Virginia Regulatory Town Hall
Department of Health Professions
Board of Nursing
Regulations Governing Nursing Education Programs [18 VAC 90 ‑ 27]


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11/21/23  9:35 am
Commenter: Holly Reynolds

Leah Jaquez - petition for amendment r/t nursing faculty

I completely disagree with the petitioners request to the Board to amend 18VAC90-27-60(A)(4) and allow nurses with 20 years or more of experience to serve as faculty for nursing education programs. 

Experience alone does not qualify a nurse to effectively educate nursing students and prepare them for success in passing NCLEX and entering the nursing profession as a novice nurse.  I believe that experience and the additional education (Master's degree in nursing education specifically and/or a DNP in nursing education) in combination with clinical (bedside) nursing experience are needed for a nurse to be an effective nurse educator.  There are so many dynamics to teaching in the didactic classroom setting - understanding adult learning theory, evaluation and assessment strategies, curriculum mapping, test writing, blueprinting and item analysis, providing testing accommodations, understanding NGN/NCSBN questioning, being familiar with higher education organizational dynamics, accreditation requirements, etc.  Bedside/clinical experience does not teach or prepare a nurse for the academic environment.  I strongly vote against this proposed amendment.  This is a big NO for me.  Thank you for the opportunity to share my opinion.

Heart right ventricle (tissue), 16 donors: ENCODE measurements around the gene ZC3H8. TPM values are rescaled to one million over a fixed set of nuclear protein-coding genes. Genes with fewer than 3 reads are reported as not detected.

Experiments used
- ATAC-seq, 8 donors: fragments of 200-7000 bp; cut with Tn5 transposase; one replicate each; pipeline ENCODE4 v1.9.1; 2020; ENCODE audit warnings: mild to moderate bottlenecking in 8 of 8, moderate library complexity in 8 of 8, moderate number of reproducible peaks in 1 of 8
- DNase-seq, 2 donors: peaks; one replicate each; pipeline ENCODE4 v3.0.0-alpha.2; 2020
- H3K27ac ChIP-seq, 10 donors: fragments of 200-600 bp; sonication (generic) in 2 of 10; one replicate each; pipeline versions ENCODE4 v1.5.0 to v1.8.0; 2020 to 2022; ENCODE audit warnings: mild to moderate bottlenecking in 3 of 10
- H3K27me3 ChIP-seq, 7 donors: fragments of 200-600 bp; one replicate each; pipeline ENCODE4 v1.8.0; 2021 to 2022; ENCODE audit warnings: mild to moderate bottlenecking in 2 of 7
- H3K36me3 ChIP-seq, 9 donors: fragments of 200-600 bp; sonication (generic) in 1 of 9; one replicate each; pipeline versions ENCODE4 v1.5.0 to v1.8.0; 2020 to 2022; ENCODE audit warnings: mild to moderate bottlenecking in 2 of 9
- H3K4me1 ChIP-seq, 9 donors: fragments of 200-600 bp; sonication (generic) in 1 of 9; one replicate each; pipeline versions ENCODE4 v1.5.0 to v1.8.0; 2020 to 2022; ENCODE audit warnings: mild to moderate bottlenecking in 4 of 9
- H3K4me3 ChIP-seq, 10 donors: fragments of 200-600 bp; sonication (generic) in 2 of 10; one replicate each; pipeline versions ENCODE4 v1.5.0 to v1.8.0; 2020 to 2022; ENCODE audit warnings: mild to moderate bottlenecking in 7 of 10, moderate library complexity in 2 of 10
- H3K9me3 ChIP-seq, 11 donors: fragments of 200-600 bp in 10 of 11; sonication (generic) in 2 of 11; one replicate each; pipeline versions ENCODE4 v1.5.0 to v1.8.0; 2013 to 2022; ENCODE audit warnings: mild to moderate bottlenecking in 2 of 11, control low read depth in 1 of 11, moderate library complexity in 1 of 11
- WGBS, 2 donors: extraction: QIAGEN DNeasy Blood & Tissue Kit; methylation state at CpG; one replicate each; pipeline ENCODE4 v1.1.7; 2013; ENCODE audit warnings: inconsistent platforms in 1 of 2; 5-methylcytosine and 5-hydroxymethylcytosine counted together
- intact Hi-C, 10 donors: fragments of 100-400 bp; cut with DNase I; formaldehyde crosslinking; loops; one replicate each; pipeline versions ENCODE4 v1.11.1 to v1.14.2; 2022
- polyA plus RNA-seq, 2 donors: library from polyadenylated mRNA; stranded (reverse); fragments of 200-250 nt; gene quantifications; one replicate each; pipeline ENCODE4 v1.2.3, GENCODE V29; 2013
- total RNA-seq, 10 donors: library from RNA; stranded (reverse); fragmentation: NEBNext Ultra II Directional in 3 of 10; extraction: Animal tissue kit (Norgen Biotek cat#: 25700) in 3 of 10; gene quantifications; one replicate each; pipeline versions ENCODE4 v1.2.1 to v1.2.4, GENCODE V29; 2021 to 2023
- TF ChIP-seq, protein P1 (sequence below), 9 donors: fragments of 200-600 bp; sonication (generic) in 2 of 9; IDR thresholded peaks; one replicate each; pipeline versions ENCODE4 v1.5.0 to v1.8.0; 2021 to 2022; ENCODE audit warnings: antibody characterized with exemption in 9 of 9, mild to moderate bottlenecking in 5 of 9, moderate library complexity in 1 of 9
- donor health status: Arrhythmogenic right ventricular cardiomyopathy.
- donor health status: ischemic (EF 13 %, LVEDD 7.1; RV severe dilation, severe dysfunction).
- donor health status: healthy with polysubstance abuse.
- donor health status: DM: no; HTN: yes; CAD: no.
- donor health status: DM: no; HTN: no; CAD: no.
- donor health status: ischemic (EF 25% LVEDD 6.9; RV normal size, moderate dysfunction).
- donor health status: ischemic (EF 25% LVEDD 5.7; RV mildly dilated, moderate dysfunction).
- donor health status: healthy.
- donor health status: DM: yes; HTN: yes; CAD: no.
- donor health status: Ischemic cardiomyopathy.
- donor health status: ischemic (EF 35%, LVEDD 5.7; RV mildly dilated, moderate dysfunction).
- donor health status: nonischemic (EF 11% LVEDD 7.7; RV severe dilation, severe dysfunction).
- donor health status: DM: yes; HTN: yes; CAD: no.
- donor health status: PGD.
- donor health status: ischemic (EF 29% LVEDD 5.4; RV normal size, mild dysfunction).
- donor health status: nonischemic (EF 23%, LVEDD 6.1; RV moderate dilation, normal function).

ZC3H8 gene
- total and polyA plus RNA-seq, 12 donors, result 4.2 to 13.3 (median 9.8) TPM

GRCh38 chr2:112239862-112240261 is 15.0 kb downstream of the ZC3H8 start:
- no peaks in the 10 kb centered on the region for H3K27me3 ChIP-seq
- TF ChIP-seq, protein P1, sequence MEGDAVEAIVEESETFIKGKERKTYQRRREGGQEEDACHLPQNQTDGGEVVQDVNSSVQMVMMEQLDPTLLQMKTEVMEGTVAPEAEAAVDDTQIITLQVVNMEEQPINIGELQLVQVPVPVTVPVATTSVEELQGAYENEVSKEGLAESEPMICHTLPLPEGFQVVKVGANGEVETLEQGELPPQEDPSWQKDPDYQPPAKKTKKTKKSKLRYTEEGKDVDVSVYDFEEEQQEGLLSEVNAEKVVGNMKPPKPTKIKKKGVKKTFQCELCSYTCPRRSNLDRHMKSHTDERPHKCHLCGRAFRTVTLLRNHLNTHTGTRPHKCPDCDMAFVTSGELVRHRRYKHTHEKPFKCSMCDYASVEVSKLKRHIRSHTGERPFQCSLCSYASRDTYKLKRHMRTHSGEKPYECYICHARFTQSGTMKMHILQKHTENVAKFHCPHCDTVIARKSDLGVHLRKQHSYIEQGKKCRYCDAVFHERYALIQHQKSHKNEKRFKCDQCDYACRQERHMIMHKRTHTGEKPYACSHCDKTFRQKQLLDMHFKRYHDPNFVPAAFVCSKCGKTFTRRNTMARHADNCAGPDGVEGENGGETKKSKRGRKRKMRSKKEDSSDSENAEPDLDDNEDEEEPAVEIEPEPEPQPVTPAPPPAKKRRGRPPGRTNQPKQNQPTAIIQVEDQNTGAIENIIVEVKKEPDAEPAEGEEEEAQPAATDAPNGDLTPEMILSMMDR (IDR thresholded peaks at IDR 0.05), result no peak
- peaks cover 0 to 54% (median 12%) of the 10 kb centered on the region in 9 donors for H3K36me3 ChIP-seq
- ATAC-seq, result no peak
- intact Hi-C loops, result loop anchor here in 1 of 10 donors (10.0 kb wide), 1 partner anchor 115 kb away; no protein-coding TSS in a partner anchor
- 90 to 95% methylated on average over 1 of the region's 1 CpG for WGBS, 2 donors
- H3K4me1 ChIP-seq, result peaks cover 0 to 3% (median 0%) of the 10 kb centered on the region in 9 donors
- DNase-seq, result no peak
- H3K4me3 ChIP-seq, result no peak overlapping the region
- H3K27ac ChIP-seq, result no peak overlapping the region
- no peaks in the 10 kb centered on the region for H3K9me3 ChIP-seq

CommentID: 220677

11/27/23  11:49 am
Commenter: Jamie Robinson, James Madison University

More parameters are needed

I appreciate the opportunity to provide comments on this Petition for Rulemaking for Statutory Authority: § 54.1-2400 affecting 18 VAC 90 - 27.  Without having context provided, I can only assume that the logic behind the petition is to provide an alternative route into nursing education to alleviate the nursing faculty shortage. It is evident that the nursing faculty shortage is concerning, but I cannot endorse this approach.